The 48 Laws of Power
|Published||1998 (Viking Press) (HC); 2007 (HighBridge Audio) CD|
|ISBN||0-670-88146-5 (HC); 978-1-59887-092-3 (CD)|
|LC Class||BD438 .G74 1998|
|Followed by||The Art of Seduction|
Greene initially formulated some of the ideas in The 48 Laws of Power while working as a writer in Hollywood and observing that today's power elite shared similar traits with powerful figures throughout history. In 1995, Greene worked as a writer at Fabrica, an art and media school, and met a book packager named Joost Elffers. Greene pitched a book about power to Elffers and six months later, Elffers requested that Greene write a treatment.
Although Greene was unhappy in his current job, he was comfortable and saw the time needed to write a proper book proposal as too risky. However, at the time Greene was rereading his favorite biography about Julius Caesar and took inspiration from Caesar's decision to cross the Rubicon River and fight Pompey, thus inciting the Great Roman Civil War. Greene would follow Caesar's example and write the treatment, which later became The 48 Laws of Power. He would note this as the turning point of his life.
Professor Jeffrey Pfeffer said that Greene's so-called laws are based on isolated examples, and not on solid research. Kirkus Reviews said Greene offers no evidence to support his world view, Greene's laws contradict each other, and the book is "simply nonsense". Newsweek also points out ways the laws contradict each other and says "Intending the opposite, Greene has actually produced one of the best arguments since the New Testament for humility and obscurity." Director magazine notes "some of Greene's 'laws' seem contradictory" and the work is "plodding and didactic".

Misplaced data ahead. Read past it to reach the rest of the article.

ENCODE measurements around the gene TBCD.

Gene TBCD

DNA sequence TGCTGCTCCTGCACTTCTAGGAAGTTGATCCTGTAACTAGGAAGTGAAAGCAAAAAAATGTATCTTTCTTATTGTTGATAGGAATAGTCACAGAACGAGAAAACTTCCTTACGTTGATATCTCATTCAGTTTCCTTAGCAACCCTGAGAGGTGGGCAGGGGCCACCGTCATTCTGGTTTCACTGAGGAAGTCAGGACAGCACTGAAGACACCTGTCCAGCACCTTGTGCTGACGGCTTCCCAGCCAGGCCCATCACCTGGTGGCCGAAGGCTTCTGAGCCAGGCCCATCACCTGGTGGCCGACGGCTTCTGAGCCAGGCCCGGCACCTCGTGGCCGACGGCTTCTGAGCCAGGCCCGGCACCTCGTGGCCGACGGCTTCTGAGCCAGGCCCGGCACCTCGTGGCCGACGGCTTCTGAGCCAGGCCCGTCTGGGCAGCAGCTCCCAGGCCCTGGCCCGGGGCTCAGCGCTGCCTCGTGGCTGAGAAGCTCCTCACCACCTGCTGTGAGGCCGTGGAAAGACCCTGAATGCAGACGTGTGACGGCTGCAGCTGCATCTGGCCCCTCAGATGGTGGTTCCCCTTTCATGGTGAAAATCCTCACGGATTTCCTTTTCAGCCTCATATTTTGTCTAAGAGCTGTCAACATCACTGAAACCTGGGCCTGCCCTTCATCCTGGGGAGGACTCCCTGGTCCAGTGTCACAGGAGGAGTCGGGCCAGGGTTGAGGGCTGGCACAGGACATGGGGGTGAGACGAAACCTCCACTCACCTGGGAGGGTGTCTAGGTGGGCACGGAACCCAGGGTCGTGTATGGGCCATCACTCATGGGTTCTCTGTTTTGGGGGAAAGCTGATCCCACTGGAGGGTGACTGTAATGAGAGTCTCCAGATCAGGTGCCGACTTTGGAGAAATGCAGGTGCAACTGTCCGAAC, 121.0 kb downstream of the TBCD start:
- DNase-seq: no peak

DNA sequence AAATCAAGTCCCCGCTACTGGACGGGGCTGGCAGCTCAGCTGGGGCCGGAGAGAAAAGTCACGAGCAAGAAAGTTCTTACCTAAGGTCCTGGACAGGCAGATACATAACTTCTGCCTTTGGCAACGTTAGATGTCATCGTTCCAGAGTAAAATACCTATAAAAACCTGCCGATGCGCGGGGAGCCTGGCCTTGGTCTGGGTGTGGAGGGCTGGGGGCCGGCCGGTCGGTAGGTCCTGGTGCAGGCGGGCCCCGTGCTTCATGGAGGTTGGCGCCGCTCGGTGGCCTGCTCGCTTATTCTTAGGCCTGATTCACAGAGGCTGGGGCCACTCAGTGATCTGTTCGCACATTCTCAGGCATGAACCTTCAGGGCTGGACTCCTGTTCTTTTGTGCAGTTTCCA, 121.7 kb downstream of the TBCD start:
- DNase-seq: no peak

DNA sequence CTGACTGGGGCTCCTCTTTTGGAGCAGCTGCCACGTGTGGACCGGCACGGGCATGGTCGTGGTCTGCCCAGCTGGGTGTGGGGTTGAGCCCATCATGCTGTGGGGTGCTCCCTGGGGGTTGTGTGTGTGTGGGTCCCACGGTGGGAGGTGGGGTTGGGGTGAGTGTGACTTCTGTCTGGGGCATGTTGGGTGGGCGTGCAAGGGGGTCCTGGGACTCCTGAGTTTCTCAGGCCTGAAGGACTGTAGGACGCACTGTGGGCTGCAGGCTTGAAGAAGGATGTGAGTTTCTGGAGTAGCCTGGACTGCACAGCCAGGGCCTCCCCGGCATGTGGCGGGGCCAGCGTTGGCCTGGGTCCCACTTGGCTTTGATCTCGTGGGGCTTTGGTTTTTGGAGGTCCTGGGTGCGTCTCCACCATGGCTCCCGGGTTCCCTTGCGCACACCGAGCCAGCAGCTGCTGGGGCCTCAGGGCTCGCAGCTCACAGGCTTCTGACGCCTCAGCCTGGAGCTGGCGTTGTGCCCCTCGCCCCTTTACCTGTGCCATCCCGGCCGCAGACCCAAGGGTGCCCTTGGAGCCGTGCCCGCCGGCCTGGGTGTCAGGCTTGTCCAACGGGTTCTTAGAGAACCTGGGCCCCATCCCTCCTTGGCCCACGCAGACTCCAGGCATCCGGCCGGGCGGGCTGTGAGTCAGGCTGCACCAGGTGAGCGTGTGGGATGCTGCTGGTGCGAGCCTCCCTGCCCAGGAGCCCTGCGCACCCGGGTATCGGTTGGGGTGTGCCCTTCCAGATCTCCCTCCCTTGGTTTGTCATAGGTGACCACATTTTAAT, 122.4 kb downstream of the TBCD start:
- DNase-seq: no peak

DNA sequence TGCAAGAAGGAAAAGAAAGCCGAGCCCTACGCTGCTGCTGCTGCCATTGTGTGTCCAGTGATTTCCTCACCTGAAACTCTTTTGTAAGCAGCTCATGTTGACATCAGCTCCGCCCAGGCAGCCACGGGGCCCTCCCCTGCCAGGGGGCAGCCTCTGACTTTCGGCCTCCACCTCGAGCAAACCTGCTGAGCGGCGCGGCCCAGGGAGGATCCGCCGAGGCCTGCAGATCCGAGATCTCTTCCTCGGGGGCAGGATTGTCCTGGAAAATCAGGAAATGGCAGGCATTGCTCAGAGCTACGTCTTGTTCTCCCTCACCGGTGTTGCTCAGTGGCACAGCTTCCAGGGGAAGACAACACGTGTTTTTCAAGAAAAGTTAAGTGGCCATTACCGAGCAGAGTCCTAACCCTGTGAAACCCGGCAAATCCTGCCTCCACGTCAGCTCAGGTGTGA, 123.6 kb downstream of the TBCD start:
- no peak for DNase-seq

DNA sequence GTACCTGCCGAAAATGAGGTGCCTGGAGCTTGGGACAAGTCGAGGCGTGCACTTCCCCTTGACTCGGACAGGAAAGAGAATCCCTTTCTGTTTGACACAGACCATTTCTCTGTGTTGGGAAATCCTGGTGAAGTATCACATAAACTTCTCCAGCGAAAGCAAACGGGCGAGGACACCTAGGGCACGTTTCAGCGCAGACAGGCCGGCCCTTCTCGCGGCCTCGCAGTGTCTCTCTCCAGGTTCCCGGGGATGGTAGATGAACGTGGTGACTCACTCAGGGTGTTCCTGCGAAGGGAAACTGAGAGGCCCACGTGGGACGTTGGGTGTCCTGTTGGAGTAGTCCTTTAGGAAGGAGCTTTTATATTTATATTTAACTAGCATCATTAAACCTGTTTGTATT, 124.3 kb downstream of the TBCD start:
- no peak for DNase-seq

The 48 Laws of Power has sold over 1.2 million copies in the United States and has been translated into 24 languages. Fast Company called the book a "mega cult classic," and The Los Angeles Times noted that The 48 Laws of Power turned Greene into a "cult hero with the hip-hop set, Hollywood elite and prison inmates alike." The book has been promoted in publications like CNN, Forbes, The Los Angeles Times, Entrepreneur magazine, The New York Times, The New Yorker, Newsweek, USA Today, The Guardian, Business Insider, Fast Company, ESPN, and Men’s Health.
The 48 Laws of Power is one of the most requested books in American prison libraries, and is studied as a first year text in two US colleges. Former drug dealer Curtis Jackson (now better known as rapper 50 Cent) stated that he related to the book "immediately," and approached Greene with the prospect of a potential collaboration, which would later become The 50th Law, another New York Times bestseller. Busta Rhymes used The 48 Laws of Power to deal with problematic movie producers. DJ Premier has a tattoo inspired from Law #5, "Reputation is the cornerstone of power", on his arm and DJ Calvin Harris has an "Enter with boldness" arm tattoo based on Law #28. The 48 Laws of Power has also been mentioned in songs by UGK, Jay Z, Kanye West, and Drake.  Dov Charney, founder and former CEO of American Apparel, frequently quoted the laws during board meetings, has given friends and employees copies of the book, and appointed Greene to the board of American Apparel. Former Cuban President Fidel Castro is also reported to have read the book.
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